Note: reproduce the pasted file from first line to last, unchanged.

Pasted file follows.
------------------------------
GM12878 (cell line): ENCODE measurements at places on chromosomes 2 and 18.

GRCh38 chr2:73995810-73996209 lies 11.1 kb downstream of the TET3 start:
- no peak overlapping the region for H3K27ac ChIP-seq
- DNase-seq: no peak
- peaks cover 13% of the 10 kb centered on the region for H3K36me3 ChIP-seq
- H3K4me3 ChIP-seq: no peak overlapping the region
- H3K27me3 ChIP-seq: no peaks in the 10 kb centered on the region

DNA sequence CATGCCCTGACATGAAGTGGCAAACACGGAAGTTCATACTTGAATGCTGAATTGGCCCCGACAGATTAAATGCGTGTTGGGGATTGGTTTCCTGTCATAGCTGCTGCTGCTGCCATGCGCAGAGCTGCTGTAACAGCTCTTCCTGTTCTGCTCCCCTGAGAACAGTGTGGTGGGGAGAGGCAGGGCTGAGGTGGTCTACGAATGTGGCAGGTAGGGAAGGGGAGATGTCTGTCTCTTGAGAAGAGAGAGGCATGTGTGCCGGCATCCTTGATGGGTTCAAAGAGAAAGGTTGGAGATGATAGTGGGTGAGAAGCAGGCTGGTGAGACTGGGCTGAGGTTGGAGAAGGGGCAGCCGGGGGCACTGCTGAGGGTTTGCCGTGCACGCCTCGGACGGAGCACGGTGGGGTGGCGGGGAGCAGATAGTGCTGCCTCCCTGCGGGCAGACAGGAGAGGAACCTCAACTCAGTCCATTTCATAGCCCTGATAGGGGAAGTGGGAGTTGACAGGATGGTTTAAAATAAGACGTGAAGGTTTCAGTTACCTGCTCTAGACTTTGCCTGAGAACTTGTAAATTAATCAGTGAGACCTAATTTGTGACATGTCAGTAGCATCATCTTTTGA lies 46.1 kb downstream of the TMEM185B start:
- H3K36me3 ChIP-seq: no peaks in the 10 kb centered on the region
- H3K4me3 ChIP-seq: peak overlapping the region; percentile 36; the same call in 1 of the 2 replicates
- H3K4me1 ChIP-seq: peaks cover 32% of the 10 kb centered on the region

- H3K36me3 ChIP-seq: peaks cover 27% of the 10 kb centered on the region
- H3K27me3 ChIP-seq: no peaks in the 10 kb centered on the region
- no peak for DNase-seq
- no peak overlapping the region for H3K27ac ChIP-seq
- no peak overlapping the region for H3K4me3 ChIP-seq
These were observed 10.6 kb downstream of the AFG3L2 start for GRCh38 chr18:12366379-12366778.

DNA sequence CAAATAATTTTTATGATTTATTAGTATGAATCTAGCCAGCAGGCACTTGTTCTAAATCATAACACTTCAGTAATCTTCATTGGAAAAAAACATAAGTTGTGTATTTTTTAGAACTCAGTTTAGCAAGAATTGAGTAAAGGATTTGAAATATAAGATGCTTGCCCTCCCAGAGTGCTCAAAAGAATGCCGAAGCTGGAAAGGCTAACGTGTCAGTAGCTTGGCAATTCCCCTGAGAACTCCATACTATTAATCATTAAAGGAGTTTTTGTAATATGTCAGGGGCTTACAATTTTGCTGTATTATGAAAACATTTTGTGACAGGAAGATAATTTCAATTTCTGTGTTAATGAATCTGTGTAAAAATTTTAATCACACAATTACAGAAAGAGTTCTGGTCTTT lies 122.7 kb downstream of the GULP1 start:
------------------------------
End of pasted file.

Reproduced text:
GM12878 (cell line): ENCODE measurements at places on chromosomes 2 and 18.

GRCh38 chr2:73995810-73996209 lies 11.1 kb downstream of the TET3 start:
- no peak overlapping the region for H3K27ac ChIP-seq
- DNase-seq: no peak
- peaks cover 13% of the 10 kb centered on the region for H3K36me3 ChIP-seq
- H3K4me3 ChIP-seq: no peak overlapping the region
- H3K27me3 ChIP-seq: no peaks in the 10 kb centered on the region

DNA sequence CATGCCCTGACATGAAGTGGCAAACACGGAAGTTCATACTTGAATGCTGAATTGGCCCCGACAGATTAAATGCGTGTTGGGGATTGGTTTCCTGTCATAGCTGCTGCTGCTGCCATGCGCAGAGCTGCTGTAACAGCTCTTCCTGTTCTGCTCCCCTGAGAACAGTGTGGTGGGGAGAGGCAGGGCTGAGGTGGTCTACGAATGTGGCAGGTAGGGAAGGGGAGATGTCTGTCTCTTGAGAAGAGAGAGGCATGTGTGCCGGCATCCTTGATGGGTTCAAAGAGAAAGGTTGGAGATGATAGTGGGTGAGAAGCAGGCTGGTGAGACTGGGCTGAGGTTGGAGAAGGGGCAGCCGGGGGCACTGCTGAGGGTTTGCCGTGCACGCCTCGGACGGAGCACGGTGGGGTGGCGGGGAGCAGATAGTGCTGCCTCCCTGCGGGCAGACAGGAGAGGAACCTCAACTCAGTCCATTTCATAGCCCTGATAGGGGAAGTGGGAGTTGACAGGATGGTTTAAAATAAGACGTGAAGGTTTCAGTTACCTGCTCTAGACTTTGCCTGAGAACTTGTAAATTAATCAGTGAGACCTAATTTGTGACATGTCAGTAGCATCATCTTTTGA lies 46.1 kb downstream of the TMEM185B start:
- H3K36me3 ChIP-seq: no peaks in the 10 kb centered on the region
- H3K4me3 ChIP-seq: peak overlapping the region; percentile 36; the same call in 1 of the 2 replicates
- H3K4me1 ChIP-seq: peaks cover 32% of the 10 kb centered on the region

- H3K36me3 ChIP-seq: peaks cover 27% of the 10 kb centered on the region
- H3K27me3 ChIP-seq: no peaks in the 10 kb centered on the region
- no peak for DNase-seq
- no peak overlapping the region for H3K27ac ChIP-seq
- no peak overlapping the region for H3K4me3 ChIP-seq
These were observed 10.6 kb downstream of the AFG3L2 start for GRCh38 chr18:12366379-12366778.

DNA sequence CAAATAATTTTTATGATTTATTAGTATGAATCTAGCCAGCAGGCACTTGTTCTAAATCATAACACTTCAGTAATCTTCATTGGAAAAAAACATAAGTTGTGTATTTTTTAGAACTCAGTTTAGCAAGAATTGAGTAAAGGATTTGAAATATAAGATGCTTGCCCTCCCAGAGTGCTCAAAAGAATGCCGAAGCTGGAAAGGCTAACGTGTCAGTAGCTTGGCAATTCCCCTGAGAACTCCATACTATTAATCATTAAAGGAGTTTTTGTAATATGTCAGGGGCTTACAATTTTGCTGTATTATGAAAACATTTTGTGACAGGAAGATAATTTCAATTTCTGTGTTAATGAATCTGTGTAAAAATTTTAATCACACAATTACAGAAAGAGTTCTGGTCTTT lies 122.7 kb downstream of the GULP1 start: